One amazing thing I have learnt from years of going away and coming home is that no-one really wants to know anything about it!
Don’t get me wrong, friends and family members are really happy to have you back, thrilled even, but the level of enquiry remains pretty low, a light drizzle of questions before they dry up completely. On returning from living in the Caribbean for four years my most intense questions so far have been, ‘You must be finding it a bit chilly?’ and ‘Really, why on earth did you come back?’
I have travelled a fair bit in my forty odd years but I still find myself returning to the UK and feeling a teeny bit disappointed that no-one really wants to know much about it. It’s not as if I want to sit everyone down to a two hour powerpoint presentation on my experience; I’m not expecting the Spanish Inquisition. It’s just I always thought people would want to know more.
I don’t want to be the bore at the cocktail party people run away from, raising their eyes behind my back as I give one more lengthy anecdote about my time in the Caribbean. I think I am pretty good at being restrained and not giving information unless I am asked, but I do find myself wanting to share an experience and as I do so, I often sense a slight pause afterwards before we move onto something else. I have that ‘You’re being boring’ sensor wildly vibrating from side to side.
Perhaps it is arrogant to assume that people want to know all about your experiences, after all you left them for whatever reason you did and their lives have been perfectly fine without you. In fact, the truth is their lives are very busy and you don’t actually fit in all that easily anymore. You’ll have to work to get back in. People probably think: you’re here now, so be here. There are also often little people running about who make finishing any conversation a challenge.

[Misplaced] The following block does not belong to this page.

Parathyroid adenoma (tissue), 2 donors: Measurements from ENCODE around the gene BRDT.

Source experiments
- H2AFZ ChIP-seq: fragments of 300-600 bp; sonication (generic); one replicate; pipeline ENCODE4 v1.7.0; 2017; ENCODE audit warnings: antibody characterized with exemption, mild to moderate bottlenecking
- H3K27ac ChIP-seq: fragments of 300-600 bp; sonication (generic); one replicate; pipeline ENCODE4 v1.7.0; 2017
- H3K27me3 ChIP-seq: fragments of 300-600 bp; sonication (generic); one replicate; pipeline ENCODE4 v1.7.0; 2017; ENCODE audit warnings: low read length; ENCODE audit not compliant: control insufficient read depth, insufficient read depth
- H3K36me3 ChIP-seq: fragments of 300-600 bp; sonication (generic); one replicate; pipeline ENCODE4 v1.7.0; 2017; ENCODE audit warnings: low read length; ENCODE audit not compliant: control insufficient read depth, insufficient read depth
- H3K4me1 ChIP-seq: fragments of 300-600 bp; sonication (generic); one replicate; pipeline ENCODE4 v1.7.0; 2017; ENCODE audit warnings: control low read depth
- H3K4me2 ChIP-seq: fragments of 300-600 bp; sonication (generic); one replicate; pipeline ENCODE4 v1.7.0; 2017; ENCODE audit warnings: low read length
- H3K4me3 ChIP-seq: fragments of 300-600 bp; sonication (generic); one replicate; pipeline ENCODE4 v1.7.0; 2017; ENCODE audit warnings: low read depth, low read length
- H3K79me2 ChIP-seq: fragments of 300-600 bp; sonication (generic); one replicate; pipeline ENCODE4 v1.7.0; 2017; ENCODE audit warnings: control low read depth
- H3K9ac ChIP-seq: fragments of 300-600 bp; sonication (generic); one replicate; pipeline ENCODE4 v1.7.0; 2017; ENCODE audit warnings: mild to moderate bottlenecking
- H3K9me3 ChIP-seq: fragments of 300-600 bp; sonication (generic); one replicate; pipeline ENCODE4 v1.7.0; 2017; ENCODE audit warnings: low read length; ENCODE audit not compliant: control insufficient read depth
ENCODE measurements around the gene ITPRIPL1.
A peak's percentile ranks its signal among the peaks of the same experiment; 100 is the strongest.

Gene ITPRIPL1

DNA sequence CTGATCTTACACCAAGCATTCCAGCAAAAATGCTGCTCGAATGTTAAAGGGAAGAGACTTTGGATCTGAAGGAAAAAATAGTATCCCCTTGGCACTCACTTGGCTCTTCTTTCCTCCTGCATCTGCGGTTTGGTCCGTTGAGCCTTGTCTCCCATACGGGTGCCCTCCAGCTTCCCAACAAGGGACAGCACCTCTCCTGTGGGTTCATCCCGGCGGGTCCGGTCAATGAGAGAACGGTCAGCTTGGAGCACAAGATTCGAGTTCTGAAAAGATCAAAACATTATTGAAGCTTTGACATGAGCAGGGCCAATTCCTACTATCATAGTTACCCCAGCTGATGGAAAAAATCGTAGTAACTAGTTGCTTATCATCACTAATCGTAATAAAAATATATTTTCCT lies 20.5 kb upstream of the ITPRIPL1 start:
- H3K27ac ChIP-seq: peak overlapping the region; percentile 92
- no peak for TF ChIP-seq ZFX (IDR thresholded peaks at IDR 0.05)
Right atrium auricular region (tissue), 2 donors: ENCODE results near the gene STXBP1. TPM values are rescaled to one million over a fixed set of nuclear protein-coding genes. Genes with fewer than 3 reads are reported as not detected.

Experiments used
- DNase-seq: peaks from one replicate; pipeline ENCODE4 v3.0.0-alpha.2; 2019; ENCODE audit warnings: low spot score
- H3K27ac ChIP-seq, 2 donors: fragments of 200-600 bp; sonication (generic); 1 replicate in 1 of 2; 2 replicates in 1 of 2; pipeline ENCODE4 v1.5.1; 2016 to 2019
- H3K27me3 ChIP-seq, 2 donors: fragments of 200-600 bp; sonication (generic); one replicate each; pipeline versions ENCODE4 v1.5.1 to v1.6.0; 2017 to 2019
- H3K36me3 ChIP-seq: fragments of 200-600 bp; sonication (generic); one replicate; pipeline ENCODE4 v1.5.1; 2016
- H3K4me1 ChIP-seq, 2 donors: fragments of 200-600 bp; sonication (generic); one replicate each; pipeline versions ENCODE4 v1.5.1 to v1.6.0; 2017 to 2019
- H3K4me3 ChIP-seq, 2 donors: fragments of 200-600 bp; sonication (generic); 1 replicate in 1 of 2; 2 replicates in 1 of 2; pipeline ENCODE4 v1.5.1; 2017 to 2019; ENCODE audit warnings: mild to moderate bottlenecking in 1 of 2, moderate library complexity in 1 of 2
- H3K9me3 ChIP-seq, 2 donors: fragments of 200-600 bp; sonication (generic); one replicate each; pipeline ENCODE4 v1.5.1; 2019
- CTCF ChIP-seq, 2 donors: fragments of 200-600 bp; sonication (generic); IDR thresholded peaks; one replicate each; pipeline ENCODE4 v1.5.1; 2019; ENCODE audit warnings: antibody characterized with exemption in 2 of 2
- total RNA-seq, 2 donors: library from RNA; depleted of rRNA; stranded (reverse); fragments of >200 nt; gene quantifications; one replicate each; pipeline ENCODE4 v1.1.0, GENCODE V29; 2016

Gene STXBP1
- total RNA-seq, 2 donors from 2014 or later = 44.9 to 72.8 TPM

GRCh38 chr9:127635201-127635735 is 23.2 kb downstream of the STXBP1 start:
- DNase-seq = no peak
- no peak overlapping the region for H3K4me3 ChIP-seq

I have found the best approach is to have low expectations and to be humble, repress the ‘me me’ voice (it’s difficult!). You have gone away and it is up to you to find out about your friends’ or family members’ lives first as a lot has happened in your absence; don’t assume everything is the same. Fit in first. Be grateful if people show any interest and be ready to have a few interesting or amusing stories of things people can relate to. Be positive about the area you have moved into and the new opportunities you have available.
One day over a cup of tea or a glass of wine with your gem of a best friend you will suddenly find yourself telling her all about friends and experiences you had, and she will begin to know the landscape of your previous life.
In the meantime, just rejoice that people are happy you’re back!
(Picture: istock: thorbjorn66)